Targeted in Kashmir

BY Kausar Bukhari| IN Media Freedom | 30/05/2002
Targeted in Kashmir

Targeted in Kashmir


Shot at on May 29th, Zafar Iqbal is the latest in a series of media victims in Kashmir. If one goes back to the last 13 years, it is amply clear that journalists have suffered much on account of not only being present in Kashmir but also making the world aware of happenings there.


By Kousar Bukhari in Srinagar


New York, May 29, 2002-The Committee to Protect Journalists condemns the shooting of Zafar Iqbal, a journalist for the Sirinigar, Kashmir-based English-language daily Kashmir Images. Iqbal, who was shot by three unidentified assailants this afternoon, was seriously injured and is currently in the hospital in stable condition, according to journalists in Kashmir and Indian news reports.


A grenade blast in the office complex of Ehsan Fazili, the Sirinagar correspondent of TRIBUNE on April 18, 2002 was certainly an accidental one as the boy who was trying to aim it at the security forces failed to do so on the busy Residency Road. He then rushed to Fazili`s office compound in Press Enclave in panic. But it underscores the hazards to which journalists are constantly exposed in this state.. The list of incidents of threats to journalists from militant groups as well as the security forces is a long one.

If one goes back to last 13 years, it is amply clear that they have suffered much on account of being not only present in Kashmir but also making the world aware of happenings. In May last year over 17 journalists were attacked by the Border Security Force (BSF) headed by a DIG namely A K Mullick while they were covering an incident in Magam on Srinagar-Gulmarg road. The BSF outburst was unjustified and many of journalists were injured and their equipment worth lacs of rupees was damaged in a twinkle of eye. The authorities say investigation is under way. Who knows?

Going about a year back then, in August 2000 the death of Hindustan Times photographer Pradeep Bhatia and injuries to six of his local counterparts in a car bomb blast was yet another grim reminder of volatile situation for media persons here. Caught as they are between the devil and the deep sea, the explosion did prove once again that they have to walk the razor`s edge when it comes to discharging their professional duties. The situation has worsened for the embattled scribes as their dissatisfied hundred masters go on changing everyday.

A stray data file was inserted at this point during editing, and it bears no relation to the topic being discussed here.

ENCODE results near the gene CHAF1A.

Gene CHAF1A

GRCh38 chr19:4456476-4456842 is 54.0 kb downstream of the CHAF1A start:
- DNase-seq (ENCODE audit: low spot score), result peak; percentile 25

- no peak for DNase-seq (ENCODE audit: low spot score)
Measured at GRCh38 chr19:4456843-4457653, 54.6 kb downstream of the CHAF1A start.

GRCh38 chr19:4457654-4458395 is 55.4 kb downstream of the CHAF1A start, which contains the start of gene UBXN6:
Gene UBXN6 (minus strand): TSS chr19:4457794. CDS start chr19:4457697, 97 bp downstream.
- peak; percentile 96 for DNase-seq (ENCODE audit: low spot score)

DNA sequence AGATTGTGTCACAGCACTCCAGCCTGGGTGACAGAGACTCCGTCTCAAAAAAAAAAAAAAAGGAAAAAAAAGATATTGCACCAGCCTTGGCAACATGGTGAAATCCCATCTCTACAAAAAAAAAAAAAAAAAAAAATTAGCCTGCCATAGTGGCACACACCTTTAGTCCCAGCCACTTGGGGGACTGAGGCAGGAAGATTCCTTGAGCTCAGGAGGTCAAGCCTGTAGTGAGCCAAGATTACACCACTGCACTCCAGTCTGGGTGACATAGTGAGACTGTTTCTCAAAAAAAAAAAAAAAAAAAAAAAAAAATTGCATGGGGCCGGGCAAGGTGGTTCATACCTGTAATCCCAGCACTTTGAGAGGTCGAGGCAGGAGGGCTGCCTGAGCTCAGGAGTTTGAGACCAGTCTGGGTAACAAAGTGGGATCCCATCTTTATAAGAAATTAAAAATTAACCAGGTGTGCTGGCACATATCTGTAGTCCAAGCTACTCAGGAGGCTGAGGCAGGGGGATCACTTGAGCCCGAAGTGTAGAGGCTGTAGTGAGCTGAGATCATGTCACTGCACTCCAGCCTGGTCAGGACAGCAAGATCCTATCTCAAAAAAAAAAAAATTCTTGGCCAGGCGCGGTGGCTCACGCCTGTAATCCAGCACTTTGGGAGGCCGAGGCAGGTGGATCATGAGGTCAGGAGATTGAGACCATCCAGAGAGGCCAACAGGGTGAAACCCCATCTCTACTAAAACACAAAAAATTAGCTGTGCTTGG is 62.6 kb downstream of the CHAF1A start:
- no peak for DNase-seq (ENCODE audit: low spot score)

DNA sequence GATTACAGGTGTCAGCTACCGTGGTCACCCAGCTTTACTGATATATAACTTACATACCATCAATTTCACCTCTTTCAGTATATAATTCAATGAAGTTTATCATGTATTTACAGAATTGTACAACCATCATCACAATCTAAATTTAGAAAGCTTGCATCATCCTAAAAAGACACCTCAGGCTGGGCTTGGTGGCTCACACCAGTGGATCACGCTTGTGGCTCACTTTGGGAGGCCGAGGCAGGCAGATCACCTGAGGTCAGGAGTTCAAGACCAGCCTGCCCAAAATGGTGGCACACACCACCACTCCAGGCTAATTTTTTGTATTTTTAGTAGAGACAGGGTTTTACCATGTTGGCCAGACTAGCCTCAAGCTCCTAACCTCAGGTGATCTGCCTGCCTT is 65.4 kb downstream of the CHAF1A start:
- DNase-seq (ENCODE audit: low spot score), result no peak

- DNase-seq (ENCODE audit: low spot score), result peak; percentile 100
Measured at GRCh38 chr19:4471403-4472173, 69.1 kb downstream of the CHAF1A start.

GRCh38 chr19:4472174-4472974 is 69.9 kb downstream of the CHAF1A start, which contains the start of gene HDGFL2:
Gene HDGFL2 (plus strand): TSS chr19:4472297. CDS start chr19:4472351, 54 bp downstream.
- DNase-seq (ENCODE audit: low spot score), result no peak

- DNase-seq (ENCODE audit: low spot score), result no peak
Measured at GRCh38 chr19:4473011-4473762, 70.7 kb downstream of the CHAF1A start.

This small community of not more than 150 souls, that has been the source of news to the world from 1990 in particular, has suffered worst over the years. They have lost ten of their colleagues and perhaps there is nobody who does not carry the "indelible" marks, which the situation has left over them, physically and mentally.

Habibullah Naqash, the Asian Age photographer, was one of the six injured in that blast.He has nothing to offer you but he just laughs. Not because he just had minor injuries on that fateful day but because whenever there was trouble Naqash was hurt. So far he has been injured seven times in incidents which involved him as a professional journalist.

Ever since the eruption of militancy in Kashmir, the press has been the target of many forces at the same time, a situation worse than the cross fire. Interestingly the challenges before them changed with the passage of time. Initially when militant outfits wanted them to carry whatever they thought was "in the interest of the movement", the government tried to impose overt and covert curbs to prevent "the misuse of freedom of speech".

While militants did it in the "larger interests of the community", the government did so to justify that "publicity is oxygen for the militancy". The rival forces tried their level best to make use of the maximum space in the press. Both imposed restrictions on the coverage and both the sides have been after journalists when something against them is published. This led to bans on the publication and circulation of the newspapers by the militants a number of times. Jagmohan, the then Kashmir governor sealed off most of the printing presses in Srinagar and registered cases under TADA against the editors. Since that brought a bad name to the government, the state did it again covertly. They used `friendly militias - the surrendered militants, later.

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